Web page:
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Eatontown Personal Injury Law Blog

Best practices for safety at a construction site

Accidents at construction sites can be a major problem for both employees and companies. Incidents can lead to serious injury and even death at all types of locations. Throughout the history of construction, many best practices for safety have been developed. It's important for both workers and their employers to consider all the ways they can mitigate risks on the job site. When everyone is aware and involved, the chance of accidents occurring will go down.

The primary best practices for construction sites is awareness and training. By making sure everyone understands that hazards of the site and the proper techniques for performing jobs and handling equipment, accidents will be less likely. Training sessions should take place before anyone starts a job, and supervisors should ensure the lessons learned in training are followed.

Distracted driving

Driving distracted is a menace to the motorists of New Jersey. According to federal data, distractions account for about 10 percent of all fatal car crashes. What's more, these unnecessary diversions come in all shapes and sizes: for example, a hot cup of coffee that gets spilled, a child begging for attention or a call on a cellphone that needs to be answered.

People have been changing the way they use cellphones over the past few years, making them riskier. A decade ago, people used to talk on their cellphones, and that was the extent of their usage. However, people today use phones to text, send emails and surf the internet more than they use them to make calls. The likelihood of a driver using a phone for something other than a phone call is 57 percent.

AASM brings attention to drowsy driving in ridesharing industry

Ridesharing drivers in New Jersey run the risk of becoming sleep-deprived at the wheel. Especially in the early morning and late at night, when sleepiness is at its peak, drivers can put themselves and others in danger. The American Academy of Sleep Medicine published a position statement back in April 2018 that brought attention to this public safety issue.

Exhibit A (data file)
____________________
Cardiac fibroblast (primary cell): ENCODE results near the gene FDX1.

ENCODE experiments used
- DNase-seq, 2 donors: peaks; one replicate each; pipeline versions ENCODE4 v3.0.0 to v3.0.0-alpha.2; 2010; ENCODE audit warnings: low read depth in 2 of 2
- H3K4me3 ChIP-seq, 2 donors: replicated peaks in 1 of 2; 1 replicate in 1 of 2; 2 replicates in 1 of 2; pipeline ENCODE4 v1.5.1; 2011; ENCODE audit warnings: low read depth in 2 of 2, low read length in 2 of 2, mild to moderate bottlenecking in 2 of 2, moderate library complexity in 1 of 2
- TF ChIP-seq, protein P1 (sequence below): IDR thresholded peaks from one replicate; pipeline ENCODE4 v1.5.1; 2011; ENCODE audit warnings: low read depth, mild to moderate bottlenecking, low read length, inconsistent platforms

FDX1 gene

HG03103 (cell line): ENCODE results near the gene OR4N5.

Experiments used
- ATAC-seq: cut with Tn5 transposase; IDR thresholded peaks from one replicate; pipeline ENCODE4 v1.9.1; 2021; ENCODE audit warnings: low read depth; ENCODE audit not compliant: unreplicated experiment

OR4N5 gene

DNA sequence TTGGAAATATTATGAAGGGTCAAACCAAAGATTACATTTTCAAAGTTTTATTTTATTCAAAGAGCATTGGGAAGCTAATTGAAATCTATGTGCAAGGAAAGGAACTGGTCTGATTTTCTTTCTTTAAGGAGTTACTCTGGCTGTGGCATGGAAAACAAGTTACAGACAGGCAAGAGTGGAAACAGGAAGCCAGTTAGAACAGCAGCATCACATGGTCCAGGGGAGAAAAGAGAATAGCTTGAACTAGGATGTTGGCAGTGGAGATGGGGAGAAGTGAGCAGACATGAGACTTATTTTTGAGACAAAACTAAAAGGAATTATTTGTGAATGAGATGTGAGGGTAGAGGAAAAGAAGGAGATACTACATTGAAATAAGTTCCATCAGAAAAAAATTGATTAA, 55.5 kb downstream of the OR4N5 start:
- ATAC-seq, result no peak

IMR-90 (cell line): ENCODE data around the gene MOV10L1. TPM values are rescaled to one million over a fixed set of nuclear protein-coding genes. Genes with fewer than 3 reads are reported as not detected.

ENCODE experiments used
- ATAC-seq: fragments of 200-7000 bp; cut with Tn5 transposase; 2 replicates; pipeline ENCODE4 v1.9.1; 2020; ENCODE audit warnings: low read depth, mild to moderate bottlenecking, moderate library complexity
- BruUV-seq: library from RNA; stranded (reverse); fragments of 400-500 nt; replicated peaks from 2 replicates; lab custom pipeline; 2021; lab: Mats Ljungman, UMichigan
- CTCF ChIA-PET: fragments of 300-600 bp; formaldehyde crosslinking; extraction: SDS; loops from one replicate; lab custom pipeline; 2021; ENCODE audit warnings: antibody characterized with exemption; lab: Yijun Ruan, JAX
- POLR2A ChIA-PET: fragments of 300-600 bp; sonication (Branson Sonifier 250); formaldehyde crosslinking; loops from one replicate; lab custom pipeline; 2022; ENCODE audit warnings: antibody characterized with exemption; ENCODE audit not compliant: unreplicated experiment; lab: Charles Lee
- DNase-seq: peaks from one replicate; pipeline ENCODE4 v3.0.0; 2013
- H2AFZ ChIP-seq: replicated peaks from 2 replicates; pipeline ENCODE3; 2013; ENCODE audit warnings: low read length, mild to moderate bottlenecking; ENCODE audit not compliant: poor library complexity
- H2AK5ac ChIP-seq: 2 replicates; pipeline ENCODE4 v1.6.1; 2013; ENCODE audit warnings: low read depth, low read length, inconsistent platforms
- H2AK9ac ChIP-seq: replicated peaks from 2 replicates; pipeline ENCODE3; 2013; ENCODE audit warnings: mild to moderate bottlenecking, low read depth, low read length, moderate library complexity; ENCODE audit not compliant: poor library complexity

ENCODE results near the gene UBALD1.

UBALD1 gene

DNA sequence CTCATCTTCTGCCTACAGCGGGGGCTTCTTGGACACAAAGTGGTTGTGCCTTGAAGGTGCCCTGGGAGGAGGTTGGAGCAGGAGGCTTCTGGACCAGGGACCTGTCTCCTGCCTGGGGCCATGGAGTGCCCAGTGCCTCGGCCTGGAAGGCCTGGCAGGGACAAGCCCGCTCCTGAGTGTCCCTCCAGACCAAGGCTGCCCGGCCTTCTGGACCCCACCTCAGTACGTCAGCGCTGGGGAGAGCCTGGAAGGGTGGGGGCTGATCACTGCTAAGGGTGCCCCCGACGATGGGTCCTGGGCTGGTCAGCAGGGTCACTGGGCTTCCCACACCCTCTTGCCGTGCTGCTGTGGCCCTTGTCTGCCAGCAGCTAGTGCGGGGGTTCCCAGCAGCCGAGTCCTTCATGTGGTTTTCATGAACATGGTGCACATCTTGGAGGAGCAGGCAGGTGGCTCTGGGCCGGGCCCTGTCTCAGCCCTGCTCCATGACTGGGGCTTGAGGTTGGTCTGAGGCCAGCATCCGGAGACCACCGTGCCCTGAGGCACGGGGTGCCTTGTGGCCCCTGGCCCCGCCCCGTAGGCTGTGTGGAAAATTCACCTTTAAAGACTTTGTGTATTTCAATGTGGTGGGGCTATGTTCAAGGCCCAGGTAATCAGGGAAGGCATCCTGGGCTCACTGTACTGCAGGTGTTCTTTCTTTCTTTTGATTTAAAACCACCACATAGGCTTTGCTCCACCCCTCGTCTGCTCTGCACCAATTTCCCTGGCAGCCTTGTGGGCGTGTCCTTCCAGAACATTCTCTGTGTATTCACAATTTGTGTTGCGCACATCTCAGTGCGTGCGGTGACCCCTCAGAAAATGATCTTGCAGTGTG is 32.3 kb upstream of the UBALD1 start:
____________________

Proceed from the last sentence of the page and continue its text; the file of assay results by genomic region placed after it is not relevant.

In it, the AASM explained the factors. Ridesharing drivers are often compelled by low fare and salary incentives to overwork themselves. Many have a corresponding habit to underrate the importance of sleep. Since most of these drivers are independent contractors, they are never screened for medical conditions like obstructive sleep apnea that can affect their alertness behind the wheel.

Car crash study shows seat belts lessen liver injury severity

Many motor vehicle accidents in New Jersey result in blunt abdominal trauma with two of the most frequently damaged organs being the liver and spleen. In the case of a severe injury, the spleen can be removed but not the liver, which is why everything possible should be done to protect against liver injuries. One important step is to use the seat belt.

Researchers from the NYU Langone Hospital-Brooklyn analyzed car crash data that the National Trauma Data Bank had recorded from 2010 to 2015, finding over 52,200 liver injury cases that could be accurately classified for severity. Of these, 15 percent were severe, and of those patients, 15 percent died. About 8 percent with mild or moderate liver injuries died.

Maintaining outdoor worker safety in winter weather conditions

Unfortunately, not everyone has the option of heading indoors when temperatures drop in New Jersey. This is why businesses that employ outdoor workers are encouraged to take extra steps to ensure safety during winter. Employers should be certain that company vehicles are well-maintained, fall protection systems are set up for tasks involving heights and appropriate personal protective equipment is provided.

Rooftop snow removal often tops the list of winter-related tasks that can lead to workers' compensation claim filings because of injuries. OSHA doesn't have standards specific to removing snow from roofs, but they do have guidelines that govern the maintenance and use of the ladders and aerial lifts employees often use to clear snow-covered roofs.

Retail employee safety is important around the holidays

Retail employees residing in New Jersey should be aware of safety risks associated with working over the holidays. OSHA, the Occupational Safety and Health Administration, is taking the initiative to remind employers to take extra steps to focus on protecting retail workers and their pay. The fast-paced shopping environment surrounding the holidays leads to longer workdays and more demanding schedules for retail employees.